It is important to note that, regardless of the distribution manner selected, if the Modified Proposed Regulations to the CCPA are adopted, an employer should also take steps to make the privacy notice “reasonably accessible” to employees with disabilities.2 As a result, if some employees do not have access to some format as a result of a disability (e.g., visually impaired employees might not utilize computers or email), a business may need to consider alternative methods of communicating. It is also important to note that the Modified Proposed Regulations imply that even if a business elects to distribute a privacy notice in hard copy (e.g., paper distribution) it may still need to post an electronic copy of the privacy notice “online.”3
The distribution technique that is best suited for a particular company may depend on a number of factors, including whether employees have access to computers at work, maintain work email addresses, receive benefits, or have access to an employee handbook.
Does an employee facing privacy notice need to contain different types of information from a privacy notice provided to other types of consumers?
The CCPA applies to the personal information of California employees of a business that is subject to the statute. The specific rights afforded to employees were set to phase-in throughout 2020.
Beginning in 2020, the CCPA required that a business subject to the Act disclose (1) the type of personal information that it collected about its California employees and (2) the purpose of the collection “at or before the point of collection.” 1 While the same information was required to be disclosed when a business collected personal information about other types of California residents (e.g., California customers), for other types of California residents the CCPA required that a privacy notice contain twelve additional disclosures. These only apply to employee-privacy notices beginning on January 1, 2021. The following provides a summary of those disclosure requirements that apply to employees on January 1, 2020, and those that apply on January 1, 2021:
|Privacy Notice Disclosures Required as of January 1, 2020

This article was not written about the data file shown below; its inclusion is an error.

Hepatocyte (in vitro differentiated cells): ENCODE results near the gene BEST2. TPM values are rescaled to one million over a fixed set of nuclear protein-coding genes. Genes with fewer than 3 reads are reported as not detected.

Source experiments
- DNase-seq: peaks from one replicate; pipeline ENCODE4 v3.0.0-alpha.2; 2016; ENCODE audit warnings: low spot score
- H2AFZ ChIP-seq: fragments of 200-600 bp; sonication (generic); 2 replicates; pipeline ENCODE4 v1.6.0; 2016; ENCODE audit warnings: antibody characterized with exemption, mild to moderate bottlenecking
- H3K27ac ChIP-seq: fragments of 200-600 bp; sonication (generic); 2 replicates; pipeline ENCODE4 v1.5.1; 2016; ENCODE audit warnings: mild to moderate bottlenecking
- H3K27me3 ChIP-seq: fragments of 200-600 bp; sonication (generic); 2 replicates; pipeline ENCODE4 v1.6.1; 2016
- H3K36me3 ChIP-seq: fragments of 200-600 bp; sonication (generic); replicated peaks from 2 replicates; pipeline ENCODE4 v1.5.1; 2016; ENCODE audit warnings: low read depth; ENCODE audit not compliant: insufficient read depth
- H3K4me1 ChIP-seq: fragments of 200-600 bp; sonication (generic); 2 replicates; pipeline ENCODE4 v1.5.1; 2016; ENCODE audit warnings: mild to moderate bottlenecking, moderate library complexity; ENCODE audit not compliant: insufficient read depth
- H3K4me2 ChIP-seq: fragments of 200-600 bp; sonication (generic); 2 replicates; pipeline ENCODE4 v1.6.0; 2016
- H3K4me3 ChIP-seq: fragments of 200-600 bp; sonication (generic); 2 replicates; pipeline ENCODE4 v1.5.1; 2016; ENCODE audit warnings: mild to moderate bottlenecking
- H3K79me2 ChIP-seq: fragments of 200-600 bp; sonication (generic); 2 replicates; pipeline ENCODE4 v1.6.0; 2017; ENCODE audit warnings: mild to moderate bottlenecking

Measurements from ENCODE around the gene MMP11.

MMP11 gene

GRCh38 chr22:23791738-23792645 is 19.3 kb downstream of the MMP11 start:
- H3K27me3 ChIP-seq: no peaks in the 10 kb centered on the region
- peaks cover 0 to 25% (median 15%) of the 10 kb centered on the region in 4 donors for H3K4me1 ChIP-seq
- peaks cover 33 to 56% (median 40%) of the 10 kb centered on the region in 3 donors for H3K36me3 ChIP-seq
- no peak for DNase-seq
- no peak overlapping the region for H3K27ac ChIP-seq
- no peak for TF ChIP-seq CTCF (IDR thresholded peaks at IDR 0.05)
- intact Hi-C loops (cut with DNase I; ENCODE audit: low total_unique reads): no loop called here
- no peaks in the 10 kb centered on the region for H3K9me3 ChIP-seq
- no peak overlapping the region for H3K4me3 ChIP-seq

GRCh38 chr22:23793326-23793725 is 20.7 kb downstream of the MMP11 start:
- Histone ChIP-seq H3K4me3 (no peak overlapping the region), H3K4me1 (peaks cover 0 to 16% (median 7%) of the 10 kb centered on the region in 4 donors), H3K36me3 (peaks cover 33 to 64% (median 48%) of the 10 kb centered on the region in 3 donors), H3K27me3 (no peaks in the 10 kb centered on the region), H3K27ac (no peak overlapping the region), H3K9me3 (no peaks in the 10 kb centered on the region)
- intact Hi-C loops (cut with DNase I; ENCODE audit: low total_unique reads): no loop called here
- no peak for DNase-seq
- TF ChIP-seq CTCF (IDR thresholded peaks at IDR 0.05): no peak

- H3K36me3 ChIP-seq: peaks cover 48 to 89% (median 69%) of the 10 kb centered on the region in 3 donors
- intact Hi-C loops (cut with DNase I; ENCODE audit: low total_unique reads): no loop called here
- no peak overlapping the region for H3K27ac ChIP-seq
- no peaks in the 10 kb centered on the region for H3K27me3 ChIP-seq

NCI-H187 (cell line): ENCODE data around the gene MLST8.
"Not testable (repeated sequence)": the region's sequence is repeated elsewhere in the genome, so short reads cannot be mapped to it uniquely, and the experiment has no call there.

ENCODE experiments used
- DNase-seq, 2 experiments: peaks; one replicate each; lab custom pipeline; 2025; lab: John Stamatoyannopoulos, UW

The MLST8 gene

In All Privacy Notices (e.g., employee and non-employee)
|1. Identify the enumerated categories of personal information collected.2|
|2. Identify the general purpose for which information will be used3|
|Additional Privacy Notice Disclosures Required as of
January 1, 2020 in Non-Employee Privacy Notices and as of
January 1, 2021 in Employee Privacy Notices
|1. Explain the ability of a California resident to request access to their personal information.4|
|2. Identify the enumerated categories of personal information shared with services providers.5|
|3. Identify the enumerated categories of personal information sold to third parties (or affirmatively state that the business does not sell personal information).6|
|4. State that a California resident has the ability to opt-out of sale of information (if applicable).7|
|5. Provide contact information that can be used to request access, deletion, or opt-out (if applicable).8|
|6. Explain the ability of a California resident to request deletion of their personal information.9|
|7. Provide general information concerning the sources from which personal information was collected.10|
|8. Provide general information concerning the third party recipients of personal information11|
|9. Explain in general terms the process used to verify or authenticate a California resident that requests access to, or the deletion of, their information.12|
|10. Explain that California residents will not be discriminated against if they choose to exercise one of their rights under the CCPA.13|
|11. Explain how an authorized agent can make a request under the CCPA on behalf of a California resident.14|
|12. Provide contact information for how questions or concerns regarding privacy practices can be raised with the business.15|
The net result is that, between January 1, 2020 and January 1, 2021, an employee privacy notice does not have to contain all of the information contained in privacy notices given to other types of California residents. In essence, it can be thought of as a “short form” privacy notice. After January 1, 2021, the same provisions must be included in an employee and non-employee privacy notice that is subject to the CCPA.
Does an employee privacy notice need to be separate and distinct from a consumer privacy notice?